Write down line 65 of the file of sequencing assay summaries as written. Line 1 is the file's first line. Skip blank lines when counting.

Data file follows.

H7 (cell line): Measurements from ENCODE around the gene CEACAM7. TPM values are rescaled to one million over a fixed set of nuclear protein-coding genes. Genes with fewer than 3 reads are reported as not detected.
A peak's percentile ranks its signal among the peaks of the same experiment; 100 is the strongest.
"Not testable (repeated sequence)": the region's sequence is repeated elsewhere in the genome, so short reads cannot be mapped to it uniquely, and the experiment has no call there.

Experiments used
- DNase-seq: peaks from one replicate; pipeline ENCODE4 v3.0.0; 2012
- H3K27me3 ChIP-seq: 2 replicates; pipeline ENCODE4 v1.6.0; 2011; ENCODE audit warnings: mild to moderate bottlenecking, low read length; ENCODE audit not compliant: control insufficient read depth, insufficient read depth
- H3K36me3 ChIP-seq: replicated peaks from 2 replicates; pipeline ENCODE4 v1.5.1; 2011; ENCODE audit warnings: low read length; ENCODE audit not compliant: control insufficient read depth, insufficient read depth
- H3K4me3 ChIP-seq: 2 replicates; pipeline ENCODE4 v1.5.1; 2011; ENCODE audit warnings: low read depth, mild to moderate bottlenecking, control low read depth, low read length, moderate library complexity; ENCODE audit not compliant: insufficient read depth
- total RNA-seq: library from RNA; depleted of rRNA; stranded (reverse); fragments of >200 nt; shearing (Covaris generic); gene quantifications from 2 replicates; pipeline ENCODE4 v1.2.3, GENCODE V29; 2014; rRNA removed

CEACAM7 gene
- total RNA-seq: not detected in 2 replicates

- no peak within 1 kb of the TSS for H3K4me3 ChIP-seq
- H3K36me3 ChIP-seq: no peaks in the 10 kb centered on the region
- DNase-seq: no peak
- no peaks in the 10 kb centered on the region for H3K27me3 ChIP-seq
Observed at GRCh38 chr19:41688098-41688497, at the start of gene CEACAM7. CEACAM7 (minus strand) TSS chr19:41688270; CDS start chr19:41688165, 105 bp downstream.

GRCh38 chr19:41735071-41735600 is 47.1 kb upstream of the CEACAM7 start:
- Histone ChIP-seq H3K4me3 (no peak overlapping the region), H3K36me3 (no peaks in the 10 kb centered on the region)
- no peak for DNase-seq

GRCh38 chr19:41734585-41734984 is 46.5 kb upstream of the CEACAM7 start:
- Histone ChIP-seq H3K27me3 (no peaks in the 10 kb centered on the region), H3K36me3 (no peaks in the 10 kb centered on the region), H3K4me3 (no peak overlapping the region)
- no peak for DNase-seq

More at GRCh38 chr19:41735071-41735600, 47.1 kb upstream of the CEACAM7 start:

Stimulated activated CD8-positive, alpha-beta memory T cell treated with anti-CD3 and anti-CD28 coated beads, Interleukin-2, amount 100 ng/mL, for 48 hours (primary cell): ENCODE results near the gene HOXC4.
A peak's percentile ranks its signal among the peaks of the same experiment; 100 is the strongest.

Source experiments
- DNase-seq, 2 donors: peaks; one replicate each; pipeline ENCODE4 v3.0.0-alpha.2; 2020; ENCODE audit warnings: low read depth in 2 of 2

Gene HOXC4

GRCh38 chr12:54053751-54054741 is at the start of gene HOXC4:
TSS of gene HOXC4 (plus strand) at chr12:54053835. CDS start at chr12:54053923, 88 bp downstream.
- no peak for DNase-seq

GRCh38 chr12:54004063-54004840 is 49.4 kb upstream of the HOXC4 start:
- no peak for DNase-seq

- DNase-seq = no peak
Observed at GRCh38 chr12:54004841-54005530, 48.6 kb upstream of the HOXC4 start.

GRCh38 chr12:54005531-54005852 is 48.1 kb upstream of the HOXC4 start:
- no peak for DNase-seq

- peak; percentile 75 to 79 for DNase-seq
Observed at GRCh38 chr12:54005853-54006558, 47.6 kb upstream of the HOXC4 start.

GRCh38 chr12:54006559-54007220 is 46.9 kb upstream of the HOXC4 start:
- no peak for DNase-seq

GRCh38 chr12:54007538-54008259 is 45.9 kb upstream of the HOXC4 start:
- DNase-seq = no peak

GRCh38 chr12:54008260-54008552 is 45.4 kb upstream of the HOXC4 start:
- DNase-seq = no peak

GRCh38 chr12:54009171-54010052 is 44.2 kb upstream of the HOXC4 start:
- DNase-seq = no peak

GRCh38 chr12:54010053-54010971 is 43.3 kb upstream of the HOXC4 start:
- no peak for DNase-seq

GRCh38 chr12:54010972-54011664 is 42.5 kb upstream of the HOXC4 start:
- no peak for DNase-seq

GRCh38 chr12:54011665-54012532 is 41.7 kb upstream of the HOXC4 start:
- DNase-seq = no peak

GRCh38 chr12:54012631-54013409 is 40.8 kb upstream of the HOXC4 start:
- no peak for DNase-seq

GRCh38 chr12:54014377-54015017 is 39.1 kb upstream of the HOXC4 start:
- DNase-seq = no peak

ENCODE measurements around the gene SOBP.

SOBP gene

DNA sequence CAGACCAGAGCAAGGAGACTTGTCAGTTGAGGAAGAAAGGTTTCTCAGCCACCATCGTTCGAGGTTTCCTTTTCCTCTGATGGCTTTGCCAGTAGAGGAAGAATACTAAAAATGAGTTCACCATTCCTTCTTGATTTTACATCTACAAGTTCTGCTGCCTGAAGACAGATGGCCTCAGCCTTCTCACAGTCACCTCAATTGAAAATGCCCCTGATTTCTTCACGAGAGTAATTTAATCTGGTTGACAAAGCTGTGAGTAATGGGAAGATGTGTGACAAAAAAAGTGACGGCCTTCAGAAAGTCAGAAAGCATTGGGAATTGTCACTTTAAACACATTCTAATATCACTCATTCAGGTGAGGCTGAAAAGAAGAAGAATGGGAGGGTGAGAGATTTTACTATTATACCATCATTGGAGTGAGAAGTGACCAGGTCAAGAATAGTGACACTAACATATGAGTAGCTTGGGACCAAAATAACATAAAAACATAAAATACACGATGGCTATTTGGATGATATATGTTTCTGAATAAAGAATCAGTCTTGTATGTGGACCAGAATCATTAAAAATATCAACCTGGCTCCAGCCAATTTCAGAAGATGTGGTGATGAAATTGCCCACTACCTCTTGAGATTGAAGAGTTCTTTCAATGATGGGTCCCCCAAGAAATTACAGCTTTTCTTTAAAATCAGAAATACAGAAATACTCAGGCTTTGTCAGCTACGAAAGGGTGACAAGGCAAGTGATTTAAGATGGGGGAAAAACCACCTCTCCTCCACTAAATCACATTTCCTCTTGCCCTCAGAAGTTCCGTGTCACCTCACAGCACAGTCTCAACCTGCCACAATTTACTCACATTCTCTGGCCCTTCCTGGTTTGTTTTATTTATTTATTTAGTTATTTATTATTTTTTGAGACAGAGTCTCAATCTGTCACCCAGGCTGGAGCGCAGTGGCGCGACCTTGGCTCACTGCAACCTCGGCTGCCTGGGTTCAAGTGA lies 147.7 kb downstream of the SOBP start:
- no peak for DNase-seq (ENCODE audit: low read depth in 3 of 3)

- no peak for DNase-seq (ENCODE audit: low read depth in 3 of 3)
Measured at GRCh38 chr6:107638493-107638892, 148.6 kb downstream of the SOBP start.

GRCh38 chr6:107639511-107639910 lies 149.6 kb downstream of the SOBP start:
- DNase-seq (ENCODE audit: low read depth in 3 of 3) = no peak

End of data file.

- DNase-seq (ENCODE audit: low read depth in 3 of 3) = no peak